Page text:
As to the budget, the message from so many speakers was clear:  We need the funds to ensure that good services, including peer support, are available.   But as many seemed to indicate, the accountability is as important as the funding–for even ‘consumers’ know when the dollars are paying for too much non-service activity or fringe benefits to administrative staff.  They see that foolish wasteful spending must stop and that change was needed to ensure that public dollars are used for public services. 

I am thankful that The Coalition chose our community for this important event and especially that several elected officials decided to come on out and learn from local citizens.  Now it is time for us all to be writing and calling our legislators before they have totally shaped a budget (which will presumably be passed by June 30.)  Time to get to work!

What’s Next? WAIVERS!

The North Carolina Department of Health and Human Services announced last week that public MHDDSA services will be administered through a smaller number of administrative organizations. Additionally, services will be funded using a “waiver” which will mean that systems will have to become much more standardized in how they serve communities. In other words, we will eventually not have LMEs but will have a smaller number of regional administrators.

A Medicaid waiver means that a regional service administrator is given a set amount of funding and can use these dollars more flexibly and presumably more responsively than in our original way of funding services (where the money is specified for its use and less flexible). Of course, this is a very simplistic explanation. But what is known by people across the country is that waiver success depends on developing a community-level process that includes consumers and family members that inform the system of local needs in an ongoing way.

The Piedmont waiver has been a good example of this, some have said, especially in the area of developmental disabilities. Hopefully, it will continue to develop and strengthen processes that take direct input from consumers and families across all disability areas so it can become even more responsive.

Some people feel this move to waivers is wonderful news. They feel that in too many communities, the LME system has not had good enough results for the taxpayers’ expense and that they have not really helped consumers to thrive. So funding fewer administrations and moving to more responsive service planning sounds really great to many in our state.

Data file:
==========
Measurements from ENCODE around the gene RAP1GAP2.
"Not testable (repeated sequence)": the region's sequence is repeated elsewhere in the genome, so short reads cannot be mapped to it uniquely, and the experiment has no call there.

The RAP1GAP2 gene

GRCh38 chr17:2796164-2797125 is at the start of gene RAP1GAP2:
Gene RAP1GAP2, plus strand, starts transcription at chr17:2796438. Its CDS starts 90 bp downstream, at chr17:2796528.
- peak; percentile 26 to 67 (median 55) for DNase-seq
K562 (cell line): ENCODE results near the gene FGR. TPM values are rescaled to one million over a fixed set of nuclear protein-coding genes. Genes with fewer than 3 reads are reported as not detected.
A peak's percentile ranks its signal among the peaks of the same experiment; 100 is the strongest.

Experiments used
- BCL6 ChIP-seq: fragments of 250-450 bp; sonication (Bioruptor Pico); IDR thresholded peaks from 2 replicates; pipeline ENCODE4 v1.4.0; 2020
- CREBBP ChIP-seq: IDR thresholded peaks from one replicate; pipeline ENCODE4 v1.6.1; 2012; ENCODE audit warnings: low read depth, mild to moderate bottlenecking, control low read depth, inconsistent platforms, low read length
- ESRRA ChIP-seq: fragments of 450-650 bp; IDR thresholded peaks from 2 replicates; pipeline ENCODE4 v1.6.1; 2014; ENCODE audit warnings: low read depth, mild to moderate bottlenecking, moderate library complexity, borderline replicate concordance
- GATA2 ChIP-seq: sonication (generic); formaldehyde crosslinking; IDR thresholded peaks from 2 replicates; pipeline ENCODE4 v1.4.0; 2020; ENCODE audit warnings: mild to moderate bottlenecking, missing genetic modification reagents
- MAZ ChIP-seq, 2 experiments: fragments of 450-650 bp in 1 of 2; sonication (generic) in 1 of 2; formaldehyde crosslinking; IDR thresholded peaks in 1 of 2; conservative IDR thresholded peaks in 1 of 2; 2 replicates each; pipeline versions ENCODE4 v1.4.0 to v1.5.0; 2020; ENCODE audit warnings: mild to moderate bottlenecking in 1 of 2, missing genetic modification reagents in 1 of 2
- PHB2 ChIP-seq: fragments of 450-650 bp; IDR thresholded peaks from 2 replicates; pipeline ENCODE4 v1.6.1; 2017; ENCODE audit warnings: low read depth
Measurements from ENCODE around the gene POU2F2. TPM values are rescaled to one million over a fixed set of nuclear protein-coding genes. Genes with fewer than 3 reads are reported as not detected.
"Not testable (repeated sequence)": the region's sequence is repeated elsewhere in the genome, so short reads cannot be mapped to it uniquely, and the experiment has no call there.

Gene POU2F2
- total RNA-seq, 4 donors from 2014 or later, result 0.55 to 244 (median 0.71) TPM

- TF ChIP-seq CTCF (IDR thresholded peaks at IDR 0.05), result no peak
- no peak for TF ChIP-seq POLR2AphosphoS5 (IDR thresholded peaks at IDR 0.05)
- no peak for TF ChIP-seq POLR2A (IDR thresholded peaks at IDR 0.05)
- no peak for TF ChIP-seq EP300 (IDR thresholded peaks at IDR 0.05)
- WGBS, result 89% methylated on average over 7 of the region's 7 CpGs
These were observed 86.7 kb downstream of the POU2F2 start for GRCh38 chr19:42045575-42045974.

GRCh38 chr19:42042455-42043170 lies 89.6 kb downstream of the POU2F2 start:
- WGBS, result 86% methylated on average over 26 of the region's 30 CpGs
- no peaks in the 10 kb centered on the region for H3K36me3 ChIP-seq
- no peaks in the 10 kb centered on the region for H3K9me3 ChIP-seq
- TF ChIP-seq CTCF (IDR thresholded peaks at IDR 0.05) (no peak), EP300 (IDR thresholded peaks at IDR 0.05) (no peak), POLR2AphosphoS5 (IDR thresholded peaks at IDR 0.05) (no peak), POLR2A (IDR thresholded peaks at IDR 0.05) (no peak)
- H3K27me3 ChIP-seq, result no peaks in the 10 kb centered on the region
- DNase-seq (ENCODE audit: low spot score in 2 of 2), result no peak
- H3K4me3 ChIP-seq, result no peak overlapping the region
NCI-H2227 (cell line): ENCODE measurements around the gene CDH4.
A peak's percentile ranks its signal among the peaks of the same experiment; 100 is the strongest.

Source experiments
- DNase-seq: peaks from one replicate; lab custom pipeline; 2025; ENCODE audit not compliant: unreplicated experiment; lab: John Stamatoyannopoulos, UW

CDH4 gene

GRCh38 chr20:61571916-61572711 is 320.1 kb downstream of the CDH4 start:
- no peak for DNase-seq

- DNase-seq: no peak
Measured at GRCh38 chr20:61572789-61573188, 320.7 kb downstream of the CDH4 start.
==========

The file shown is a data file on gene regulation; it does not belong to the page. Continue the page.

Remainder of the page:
Of course, waivers are not a cure-all. We may find that fewer people are found eligible for services in this process. On the other hand, a really good manager can use finite resources to accomplish more than a mediocre manager if he truly listens to his or her community to best understand its needs and how to maximize resources by working with other community assets.

To some people, this move to waivers is wonderful news. They feel that in too many communities, the LME system has not had good enough results for the taxpayers’ expense and that they have not really helped consumers to thrive. So funding fewer administrations and moving to more responsive service planning sounds really great to many in our state. Of course, waivers are not a panacea. We may find that fewer people are found eligible for services in this process. On the other hand, a really good manager can use finite resources to accomplish more than a mediocre manager.

What will be so important is that the best LMEs are awarded waiver management contracts. This means that the evaluation of proposals must be both intensive (deep evaluation based on community stakeholder report of community level MHDDSA history) and extensive (broad).

It means that many factors should be considered before selecting a waiver administration site. For instance (readers can problably think of more):

1. Historically, how well have funds been utilized? How much funding has been reverted to the state in the past five or so years? What innovative services developments have arisen through creative management and partnering? How are service gaps in local systems discovered? How has the LME responded to these? Who informs the LME BOD of community deficits or offers ideas for solutions?

2. How effective are partnerships between the LME and community agencies? What are funds granted to them actually purchasing? Are the results of these purchases measurable in terms of improving the lives of persons with psychiatric, developmental, or addiction related problems? Are contracts results-directed, with outcomes set as part of the contract and accountability held for these outcomes?

2. How many people are showing up in local emergency departments? Of these, how many of these actually need emergency interventions with inpatient care? How many are using state hospital beds? How does an LME rate as far as hospital versus community services?

3. What initiatives have taken place in the past five years that have been client-informed and which have resulted in improved quality of life and better health (mental, physical).

4. Have there been innovations developed to help with the folks with developmental disabilities who do not get their services through CAP?

5. DHHS should look at the LME’s approach to quality improvement not from a compliance perspective but from a results perspective. Is the process of a given LME’s quality improvement yielding better service results over time? What is the evidence?

6. How much “genuine welcome” had been extended to the consumer community to ensure that the customer’s voice informs system quality? Has the LME been open, transparent, and engaging with its local consumer base, or is it more insulated in how it does its planning?

Change certainly takes patience, and progress requires patience and hard work.  Stay tuned to learn how you can advocate locally and at the state level for changes that bring responsive innovation and solutions.